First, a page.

Design of the Week: Hìtëkw, a 3D Printed Metal Tennis Racket

By on January 8th, 2024 in Design, news

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3D printed metal tennis racket [Source: Protolabs]

This week’s selection is Hìtëkw, a 3D Printed Metal Tennis Racket by All Design Lab and Protolabs.

Sports is an area being explored by some using 3D print technology, and it’s thought there are many applications that have yet to be discovered. One interesting experiment was undertaken by the partnership of design studio All Design Labs and manufacturing service Protolabs.

The design studio wished to experiment in the sports area with an unusual design for a beautiful, yet practical tennis racket.

In the design seen at top, it’s evident that the metal structure is complex and reminiscent of the branches of a tree.

That’s where the inspiration for the design’s name, Hìtëkw, came from. The word relates to an indigenous tribe that formerly occupied the northeastern US centuries ago. Those people were very close to the land, and in particular trees. They made many tools from trees, and that spirit is echoed in the Hìtëkw design.

But the complexity of the design is such that it really cannot be produced in any other making technology other than 3D printing, which is why they turned to Protolabs.

It turns out that Protolabs happens to operate several very large metal 3D printers (GE Additive X series), which have a sufficiently large enough build volume to accommodate the full size tennis racket. The racket exceeds 660mm in length, far larger than almost any 3D printer, let alone a metal system.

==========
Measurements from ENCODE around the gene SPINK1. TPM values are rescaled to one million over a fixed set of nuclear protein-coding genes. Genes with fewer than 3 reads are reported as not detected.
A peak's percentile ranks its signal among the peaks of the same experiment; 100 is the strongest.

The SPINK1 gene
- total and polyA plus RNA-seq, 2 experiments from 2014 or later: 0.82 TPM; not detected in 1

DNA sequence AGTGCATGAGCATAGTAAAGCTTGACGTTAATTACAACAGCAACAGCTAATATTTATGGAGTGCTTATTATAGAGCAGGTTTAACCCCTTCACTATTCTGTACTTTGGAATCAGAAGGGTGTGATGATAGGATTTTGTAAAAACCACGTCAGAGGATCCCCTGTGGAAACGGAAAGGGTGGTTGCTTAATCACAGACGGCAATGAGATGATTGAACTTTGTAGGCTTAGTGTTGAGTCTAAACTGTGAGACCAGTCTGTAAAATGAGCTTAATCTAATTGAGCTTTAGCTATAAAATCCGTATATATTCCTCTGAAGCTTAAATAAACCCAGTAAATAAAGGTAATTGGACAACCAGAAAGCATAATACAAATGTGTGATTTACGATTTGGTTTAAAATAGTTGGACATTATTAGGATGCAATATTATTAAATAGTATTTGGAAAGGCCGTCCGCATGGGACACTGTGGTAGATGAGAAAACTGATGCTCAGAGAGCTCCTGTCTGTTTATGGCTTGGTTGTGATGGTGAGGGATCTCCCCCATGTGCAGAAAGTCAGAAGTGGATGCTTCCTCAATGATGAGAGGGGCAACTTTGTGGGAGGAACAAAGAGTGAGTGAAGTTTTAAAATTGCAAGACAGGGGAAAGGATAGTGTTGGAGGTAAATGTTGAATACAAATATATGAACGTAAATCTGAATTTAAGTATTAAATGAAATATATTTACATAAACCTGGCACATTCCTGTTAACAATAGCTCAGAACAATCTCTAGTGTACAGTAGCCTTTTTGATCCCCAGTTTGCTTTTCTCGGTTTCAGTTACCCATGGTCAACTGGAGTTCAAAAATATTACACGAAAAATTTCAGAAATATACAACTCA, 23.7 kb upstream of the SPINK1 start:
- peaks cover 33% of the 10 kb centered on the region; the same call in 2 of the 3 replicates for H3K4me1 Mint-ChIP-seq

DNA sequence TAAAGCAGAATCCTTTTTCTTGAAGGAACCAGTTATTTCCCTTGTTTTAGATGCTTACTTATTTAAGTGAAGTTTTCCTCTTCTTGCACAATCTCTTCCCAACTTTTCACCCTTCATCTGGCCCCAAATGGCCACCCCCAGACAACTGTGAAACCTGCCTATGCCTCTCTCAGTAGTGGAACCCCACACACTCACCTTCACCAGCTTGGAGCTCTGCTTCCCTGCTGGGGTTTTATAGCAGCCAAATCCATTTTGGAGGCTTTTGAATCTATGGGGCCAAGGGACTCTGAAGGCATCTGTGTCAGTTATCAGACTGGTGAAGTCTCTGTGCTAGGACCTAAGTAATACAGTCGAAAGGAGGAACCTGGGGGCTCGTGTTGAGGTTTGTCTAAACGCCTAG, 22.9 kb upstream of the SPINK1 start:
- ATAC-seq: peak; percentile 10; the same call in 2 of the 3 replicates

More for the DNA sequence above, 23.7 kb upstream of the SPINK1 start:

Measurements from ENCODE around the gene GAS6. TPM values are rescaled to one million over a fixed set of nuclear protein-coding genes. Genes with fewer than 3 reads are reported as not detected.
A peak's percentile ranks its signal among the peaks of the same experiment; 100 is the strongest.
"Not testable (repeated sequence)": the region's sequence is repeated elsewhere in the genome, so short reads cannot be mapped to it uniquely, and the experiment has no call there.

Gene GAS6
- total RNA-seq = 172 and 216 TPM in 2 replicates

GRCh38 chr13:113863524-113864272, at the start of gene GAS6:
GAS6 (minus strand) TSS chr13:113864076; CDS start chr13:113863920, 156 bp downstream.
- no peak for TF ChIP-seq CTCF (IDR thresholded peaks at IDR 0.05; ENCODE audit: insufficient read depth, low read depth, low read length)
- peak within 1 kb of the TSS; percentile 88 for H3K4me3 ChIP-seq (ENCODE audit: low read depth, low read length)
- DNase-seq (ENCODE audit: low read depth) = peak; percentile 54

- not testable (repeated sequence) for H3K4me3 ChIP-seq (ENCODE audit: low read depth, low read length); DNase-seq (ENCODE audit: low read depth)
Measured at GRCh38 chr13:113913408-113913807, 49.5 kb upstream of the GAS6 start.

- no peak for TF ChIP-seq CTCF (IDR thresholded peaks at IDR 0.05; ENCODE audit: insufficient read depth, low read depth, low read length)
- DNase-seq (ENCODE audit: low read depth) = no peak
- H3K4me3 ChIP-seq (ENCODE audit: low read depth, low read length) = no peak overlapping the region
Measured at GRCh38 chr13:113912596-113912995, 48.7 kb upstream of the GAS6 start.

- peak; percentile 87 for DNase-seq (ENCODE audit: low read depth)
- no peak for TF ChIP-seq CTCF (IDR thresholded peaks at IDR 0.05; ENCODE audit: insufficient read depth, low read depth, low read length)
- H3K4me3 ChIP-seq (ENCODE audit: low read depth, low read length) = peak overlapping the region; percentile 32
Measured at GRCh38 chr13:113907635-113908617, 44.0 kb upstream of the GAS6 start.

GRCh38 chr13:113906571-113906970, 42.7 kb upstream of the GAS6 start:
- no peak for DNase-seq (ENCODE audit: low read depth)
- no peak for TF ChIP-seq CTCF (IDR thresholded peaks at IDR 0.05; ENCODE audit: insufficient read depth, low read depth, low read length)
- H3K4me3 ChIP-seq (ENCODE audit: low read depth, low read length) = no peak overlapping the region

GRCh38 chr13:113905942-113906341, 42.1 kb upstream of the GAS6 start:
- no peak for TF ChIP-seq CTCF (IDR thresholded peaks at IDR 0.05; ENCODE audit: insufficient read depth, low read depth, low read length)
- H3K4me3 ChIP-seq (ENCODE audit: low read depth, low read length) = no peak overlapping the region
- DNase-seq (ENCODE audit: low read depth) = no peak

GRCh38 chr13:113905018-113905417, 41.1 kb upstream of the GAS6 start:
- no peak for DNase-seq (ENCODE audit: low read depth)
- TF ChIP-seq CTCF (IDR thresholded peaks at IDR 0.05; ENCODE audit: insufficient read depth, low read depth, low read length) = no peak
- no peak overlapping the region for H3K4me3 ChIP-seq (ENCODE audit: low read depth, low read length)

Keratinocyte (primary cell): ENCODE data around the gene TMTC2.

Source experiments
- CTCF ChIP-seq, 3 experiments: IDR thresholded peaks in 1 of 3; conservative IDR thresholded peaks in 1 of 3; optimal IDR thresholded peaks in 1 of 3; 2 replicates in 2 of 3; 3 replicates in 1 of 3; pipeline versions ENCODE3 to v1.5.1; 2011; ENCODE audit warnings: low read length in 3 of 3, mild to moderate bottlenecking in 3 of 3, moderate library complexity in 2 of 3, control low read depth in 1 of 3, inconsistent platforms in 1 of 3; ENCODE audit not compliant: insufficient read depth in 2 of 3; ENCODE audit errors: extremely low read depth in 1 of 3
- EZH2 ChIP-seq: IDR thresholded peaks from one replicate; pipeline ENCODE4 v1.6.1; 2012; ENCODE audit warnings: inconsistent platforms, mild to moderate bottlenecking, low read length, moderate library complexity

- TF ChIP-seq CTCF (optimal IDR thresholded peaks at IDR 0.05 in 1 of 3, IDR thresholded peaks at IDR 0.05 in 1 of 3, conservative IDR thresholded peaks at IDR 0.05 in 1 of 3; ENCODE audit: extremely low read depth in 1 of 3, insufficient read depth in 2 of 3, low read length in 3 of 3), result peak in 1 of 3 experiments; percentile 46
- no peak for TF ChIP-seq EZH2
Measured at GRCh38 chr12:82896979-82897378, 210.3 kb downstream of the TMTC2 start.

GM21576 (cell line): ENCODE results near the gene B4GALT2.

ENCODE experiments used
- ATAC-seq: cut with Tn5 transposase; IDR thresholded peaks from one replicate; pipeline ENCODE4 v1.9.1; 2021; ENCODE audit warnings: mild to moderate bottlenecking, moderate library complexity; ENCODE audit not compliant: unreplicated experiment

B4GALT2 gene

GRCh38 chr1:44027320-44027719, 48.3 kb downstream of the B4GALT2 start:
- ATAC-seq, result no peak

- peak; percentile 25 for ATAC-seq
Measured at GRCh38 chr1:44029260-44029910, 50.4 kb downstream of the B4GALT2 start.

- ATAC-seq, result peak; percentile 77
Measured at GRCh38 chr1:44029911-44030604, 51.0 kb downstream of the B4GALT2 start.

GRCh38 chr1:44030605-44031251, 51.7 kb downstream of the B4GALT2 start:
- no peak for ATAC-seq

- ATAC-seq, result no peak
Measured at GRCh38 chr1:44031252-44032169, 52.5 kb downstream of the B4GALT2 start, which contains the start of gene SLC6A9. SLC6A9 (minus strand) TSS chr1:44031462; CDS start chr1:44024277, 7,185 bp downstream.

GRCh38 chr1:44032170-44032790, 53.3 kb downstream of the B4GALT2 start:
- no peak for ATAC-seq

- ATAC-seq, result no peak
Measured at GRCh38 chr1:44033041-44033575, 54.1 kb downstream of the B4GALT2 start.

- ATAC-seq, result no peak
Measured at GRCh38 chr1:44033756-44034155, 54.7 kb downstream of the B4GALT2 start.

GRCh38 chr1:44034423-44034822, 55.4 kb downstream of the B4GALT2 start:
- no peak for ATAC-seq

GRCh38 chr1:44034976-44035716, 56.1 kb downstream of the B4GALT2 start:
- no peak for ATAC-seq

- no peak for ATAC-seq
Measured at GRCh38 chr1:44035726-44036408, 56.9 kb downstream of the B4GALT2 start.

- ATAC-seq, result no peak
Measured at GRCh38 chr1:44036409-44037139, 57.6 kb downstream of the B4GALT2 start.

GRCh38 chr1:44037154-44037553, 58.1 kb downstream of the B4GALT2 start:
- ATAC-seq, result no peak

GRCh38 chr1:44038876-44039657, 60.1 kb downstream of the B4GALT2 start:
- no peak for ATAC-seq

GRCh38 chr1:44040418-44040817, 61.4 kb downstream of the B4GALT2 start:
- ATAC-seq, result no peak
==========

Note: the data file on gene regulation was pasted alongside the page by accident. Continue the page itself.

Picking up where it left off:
Protolabs produced the racket using lightweight aluminum, which enabled the part to have a similar weight and feel to traditional tennis rackets.

What happens next? Can you purchase one of these tennis rackets? I suspect not, as it would carry a considerable cost to produce. Nevertheless, All Design Lab intends on showing off the racket at a number of professional tennis events in the future. Hopefully this exposure will inspire athletes and participants to consider how other sports items might take advantage of 3D print technology.

Via Protolabs and All Design Lab

By Kerry Stevenson

Kerry Stevenson, aka "General Fabb" has written over 8,000 stories on 3D printing at Fabbaloo since he launched the venture in 2007, with an intention to promote and grow the incredible technology of 3D printing across the world. So far, it seems to be working!

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